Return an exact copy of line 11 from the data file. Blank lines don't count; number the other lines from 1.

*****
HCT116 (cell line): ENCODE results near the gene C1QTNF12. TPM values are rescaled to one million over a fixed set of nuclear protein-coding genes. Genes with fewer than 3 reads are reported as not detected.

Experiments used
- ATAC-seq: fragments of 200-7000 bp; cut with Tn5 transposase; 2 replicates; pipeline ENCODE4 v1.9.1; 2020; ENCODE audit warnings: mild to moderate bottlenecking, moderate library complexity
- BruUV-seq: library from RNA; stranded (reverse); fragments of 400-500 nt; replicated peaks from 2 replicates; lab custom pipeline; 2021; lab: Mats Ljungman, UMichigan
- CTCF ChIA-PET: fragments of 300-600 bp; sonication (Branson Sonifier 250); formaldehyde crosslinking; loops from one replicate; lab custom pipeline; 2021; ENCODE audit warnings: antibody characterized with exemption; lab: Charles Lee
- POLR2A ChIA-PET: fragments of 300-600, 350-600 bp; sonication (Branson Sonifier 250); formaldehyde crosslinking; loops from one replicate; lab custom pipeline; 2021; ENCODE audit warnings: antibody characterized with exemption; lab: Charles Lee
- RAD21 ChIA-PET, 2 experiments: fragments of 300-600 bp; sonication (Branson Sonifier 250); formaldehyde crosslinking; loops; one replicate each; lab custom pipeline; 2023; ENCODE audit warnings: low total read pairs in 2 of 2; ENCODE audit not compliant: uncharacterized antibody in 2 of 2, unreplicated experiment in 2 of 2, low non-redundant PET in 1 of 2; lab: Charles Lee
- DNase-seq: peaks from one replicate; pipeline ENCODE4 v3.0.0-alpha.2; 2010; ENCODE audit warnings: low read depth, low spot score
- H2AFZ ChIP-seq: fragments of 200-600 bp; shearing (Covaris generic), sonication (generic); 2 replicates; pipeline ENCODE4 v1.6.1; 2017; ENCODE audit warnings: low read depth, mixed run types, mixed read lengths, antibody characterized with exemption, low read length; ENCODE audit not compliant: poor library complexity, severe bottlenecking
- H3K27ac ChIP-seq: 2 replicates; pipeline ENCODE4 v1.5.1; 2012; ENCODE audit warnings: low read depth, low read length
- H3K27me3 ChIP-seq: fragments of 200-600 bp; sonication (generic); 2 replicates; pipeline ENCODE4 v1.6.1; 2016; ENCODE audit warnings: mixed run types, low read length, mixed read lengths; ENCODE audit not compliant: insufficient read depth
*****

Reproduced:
- H3K27me3 ChIP-seq: fragments of 200-600 bp; sonication (generic); 2 replicates; pipeline ENCODE4 v1.6.1; 2016; ENCODE audit warnings: mixed run types, low read length, mixed read lengths; ENCODE audit not compliant: insufficient read depth